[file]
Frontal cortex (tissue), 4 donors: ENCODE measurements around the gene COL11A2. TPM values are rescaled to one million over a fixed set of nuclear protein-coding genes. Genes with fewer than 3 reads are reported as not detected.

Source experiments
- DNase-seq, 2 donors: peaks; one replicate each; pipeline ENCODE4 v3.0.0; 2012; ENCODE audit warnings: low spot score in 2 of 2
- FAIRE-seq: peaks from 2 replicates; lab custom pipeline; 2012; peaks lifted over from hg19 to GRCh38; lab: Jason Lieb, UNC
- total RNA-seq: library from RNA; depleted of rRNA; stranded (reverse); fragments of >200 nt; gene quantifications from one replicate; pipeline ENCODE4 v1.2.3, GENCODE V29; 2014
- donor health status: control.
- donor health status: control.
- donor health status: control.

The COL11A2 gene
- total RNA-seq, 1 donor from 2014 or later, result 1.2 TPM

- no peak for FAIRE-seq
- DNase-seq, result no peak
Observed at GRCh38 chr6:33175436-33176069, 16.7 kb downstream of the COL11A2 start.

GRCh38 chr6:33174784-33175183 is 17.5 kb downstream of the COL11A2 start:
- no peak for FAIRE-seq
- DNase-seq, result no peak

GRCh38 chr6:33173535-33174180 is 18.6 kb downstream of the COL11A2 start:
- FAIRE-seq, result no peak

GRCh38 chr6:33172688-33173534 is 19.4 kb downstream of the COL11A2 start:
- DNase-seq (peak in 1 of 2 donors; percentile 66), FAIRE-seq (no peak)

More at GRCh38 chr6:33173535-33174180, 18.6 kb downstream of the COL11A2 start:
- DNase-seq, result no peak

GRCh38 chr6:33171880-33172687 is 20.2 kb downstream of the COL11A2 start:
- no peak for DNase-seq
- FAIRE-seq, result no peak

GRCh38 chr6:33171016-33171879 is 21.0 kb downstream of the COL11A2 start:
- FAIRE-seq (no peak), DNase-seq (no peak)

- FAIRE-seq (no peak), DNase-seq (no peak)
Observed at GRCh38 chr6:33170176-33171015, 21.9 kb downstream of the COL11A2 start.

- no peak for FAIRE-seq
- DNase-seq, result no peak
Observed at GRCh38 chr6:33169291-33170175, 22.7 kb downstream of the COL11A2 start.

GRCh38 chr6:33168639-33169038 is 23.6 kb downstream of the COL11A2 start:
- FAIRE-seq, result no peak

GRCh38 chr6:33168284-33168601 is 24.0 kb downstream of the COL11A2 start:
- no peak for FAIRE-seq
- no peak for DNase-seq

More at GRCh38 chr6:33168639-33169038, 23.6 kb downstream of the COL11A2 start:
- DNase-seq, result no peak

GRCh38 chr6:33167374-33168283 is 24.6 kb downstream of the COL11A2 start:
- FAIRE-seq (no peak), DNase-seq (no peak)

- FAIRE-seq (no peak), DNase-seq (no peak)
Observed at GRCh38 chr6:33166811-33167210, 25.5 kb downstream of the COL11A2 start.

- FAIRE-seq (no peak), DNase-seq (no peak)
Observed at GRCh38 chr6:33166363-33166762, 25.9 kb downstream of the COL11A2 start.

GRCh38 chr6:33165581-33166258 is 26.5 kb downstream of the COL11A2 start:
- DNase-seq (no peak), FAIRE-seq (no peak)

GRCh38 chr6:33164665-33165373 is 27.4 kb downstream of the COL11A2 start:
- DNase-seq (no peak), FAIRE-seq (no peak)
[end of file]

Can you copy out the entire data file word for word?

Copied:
Frontal cortex (tissue), 4 donors: ENCODE measurements around the gene COL11A2. TPM values are rescaled to one million over a fixed set of nuclear protein-coding genes. Genes with fewer than 3 reads are reported as not detected.

Source experiments
- DNase-seq, 2 donors: peaks; one replicate each; pipeline ENCODE4 v3.0.0; 2012; ENCODE audit warnings: low spot score in 2 of 2
- FAIRE-seq: peaks from 2 replicates; lab custom pipeline; 2012; peaks lifted over from hg19 to GRCh38; lab: Jason Lieb, UNC
- total RNA-seq: library from RNA; depleted of rRNA; stranded (reverse); fragments of >200 nt; gene quantifications from one replicate; pipeline ENCODE4 v1.2.3, GENCODE V29; 2014
- donor health status: control.
- donor health status: control.
- donor health status: control.

The COL11A2 gene
- total RNA-seq, 1 donor from 2014 or later, result 1.2 TPM

- no peak for FAIRE-seq
- DNase-seq, result no peak
Observed at GRCh38 chr6:33175436-33176069, 16.7 kb downstream of the COL11A2 start.

GRCh38 chr6:33174784-33175183 is 17.5 kb downstream of the COL11A2 start:
- no peak for FAIRE-seq
- DNase-seq, result no peak

GRCh38 chr6:33173535-33174180 is 18.6 kb downstream of the COL11A2 start:
- FAIRE-seq, result no peak

GRCh38 chr6:33172688-33173534 is 19.4 kb downstream of the COL11A2 start:
- DNase-seq (peak in 1 of 2 donors; percentile 66), FAIRE-seq (no peak)

More at GRCh38 chr6:33173535-33174180, 18.6 kb downstream of the COL11A2 start:
- DNase-seq, result no peak

GRCh38 chr6:33171880-33172687 is 20.2 kb downstream of the COL11A2 start:
- no peak for DNase-seq
- FAIRE-seq, result no peak

GRCh38 chr6:33171016-33171879 is 21.0 kb downstream of the COL11A2 start:
- FAIRE-seq (no peak), DNase-seq (no peak)

- FAIRE-seq (no peak), DNase-seq (no peak)
Observed at GRCh38 chr6:33170176-33171015, 21.9 kb downstream of the COL11A2 start.

- no peak for FAIRE-seq
- DNase-seq, result no peak
Observed at GRCh38 chr6:33169291-33170175, 22.7 kb downstream of the COL11A2 start.

GRCh38 chr6:33168639-33169038 is 23.6 kb downstream of the COL11A2 start:
- FAIRE-seq, result no peak

GRCh38 chr6:33168284-33168601 is 24.0 kb downstream of the COL11A2 start:
- no peak for FAIRE-seq
- no peak for DNase-seq

More at GRCh38 chr6:33168639-33169038, 23.6 kb downstream of the COL11A2 start:
- DNase-seq, result no peak

GRCh38 chr6:33167374-33168283 is 24.6 kb downstream of the COL11A2 start:
- FAIRE-seq (no peak), DNase-seq (no peak)

- FAIRE-seq (no peak), DNase-seq (no peak)
Observed at GRCh38 chr6:33166811-33167210, 25.5 kb downstream of the COL11A2 start.

- FAIRE-seq (no peak), DNase-seq (no peak)
Observed at GRCh38 chr6:33166363-33166762, 25.9 kb downstream of the COL11A2 start.

GRCh38 chr6:33165581-33166258 is 26.5 kb downstream of the COL11A2 start:
- DNase-seq (no peak), FAIRE-seq (no peak)

GRCh38 chr6:33164665-33165373 is 27.4 kb downstream of the COL11A2 start:
- DNase-seq (no peak), FAIRE-seq (no peak)